The timber rattlesnake (Crotalus horridus) is a venomous pit viper native to eastern North America. This snake is subject to population declines throughout its range and is classified as endangered in seven U.S. states and threatened in five, including New York. Clinicians at the Janet L. Swanson Wildlife Hospital and Cornell Wildlife Health Lab work with the New York State Department of Environmental Conservation to track the movement of timber rattlesnakes. Snake fungal disease, caused by the fungus Ophidiomyces ophiodiicola, is an emerging infectious threat to wild snakes in the eastern United States, including timber rattlesnakes.
The black rhinoceros (Diceros bicornis), native to eastern and southern Africa, is classified as critically endangered by the IUCN. In 1900, at least 100,000 black rhinos are believed to have lived in Africa; in 2004, only 2,410 black rhinos remained in the wild. Poaching is the primary threat to their survival, but habitat destruction and civil war also contribute. Due to conservation efforts, the population of black rhinos has been slowly increasing, consisting of an estimated 5,500 individuals in 2019. Relocation of black rhinos is sometimes required to move them away from poaching hotspots and to maintain genetic diversity. A team led by the Cornell Wildlife Health Center’s Dr. Robin Radcliffe recently found that airlifting immobilized black rhinos upside down for transport is better for rhino health than lying them down on their side.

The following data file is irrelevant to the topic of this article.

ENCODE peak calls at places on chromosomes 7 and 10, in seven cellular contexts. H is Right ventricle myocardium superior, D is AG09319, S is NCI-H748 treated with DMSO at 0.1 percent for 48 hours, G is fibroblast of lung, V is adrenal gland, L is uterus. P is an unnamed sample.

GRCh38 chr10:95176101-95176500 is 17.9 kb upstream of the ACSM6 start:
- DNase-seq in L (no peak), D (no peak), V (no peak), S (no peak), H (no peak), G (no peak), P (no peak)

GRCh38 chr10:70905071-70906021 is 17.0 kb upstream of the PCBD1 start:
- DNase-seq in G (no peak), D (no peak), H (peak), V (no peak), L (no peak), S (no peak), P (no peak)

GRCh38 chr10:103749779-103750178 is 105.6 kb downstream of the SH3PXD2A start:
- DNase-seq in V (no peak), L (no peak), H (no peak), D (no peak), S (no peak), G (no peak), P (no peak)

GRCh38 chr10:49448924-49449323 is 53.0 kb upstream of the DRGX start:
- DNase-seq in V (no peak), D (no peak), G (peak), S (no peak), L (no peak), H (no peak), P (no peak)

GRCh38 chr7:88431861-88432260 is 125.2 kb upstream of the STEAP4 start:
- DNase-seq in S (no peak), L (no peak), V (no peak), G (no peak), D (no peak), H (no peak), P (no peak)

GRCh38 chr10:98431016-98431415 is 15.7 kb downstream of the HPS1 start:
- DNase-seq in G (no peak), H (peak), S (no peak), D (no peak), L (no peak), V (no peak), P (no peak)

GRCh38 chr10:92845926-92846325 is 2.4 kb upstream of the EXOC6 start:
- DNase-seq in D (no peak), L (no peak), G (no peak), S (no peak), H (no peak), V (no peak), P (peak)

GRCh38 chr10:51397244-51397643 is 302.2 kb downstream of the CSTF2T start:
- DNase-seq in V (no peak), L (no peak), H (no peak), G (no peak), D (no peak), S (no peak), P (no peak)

Cornell is working in Indonesia to mitigate disease threats to the sole remaining population of Javan rhinos (approximately 60 animals) in Ujung Kulon National Park, Java. Local domesticated water buffalo carry dangerous blood parasites and a range of other potential pathogens, which may pose a threat to these critically endangered rhinos. We are also working with our local partners to facilitate research and help train the next generation ready to lead Indonesian rhino conservation at this critical juncture.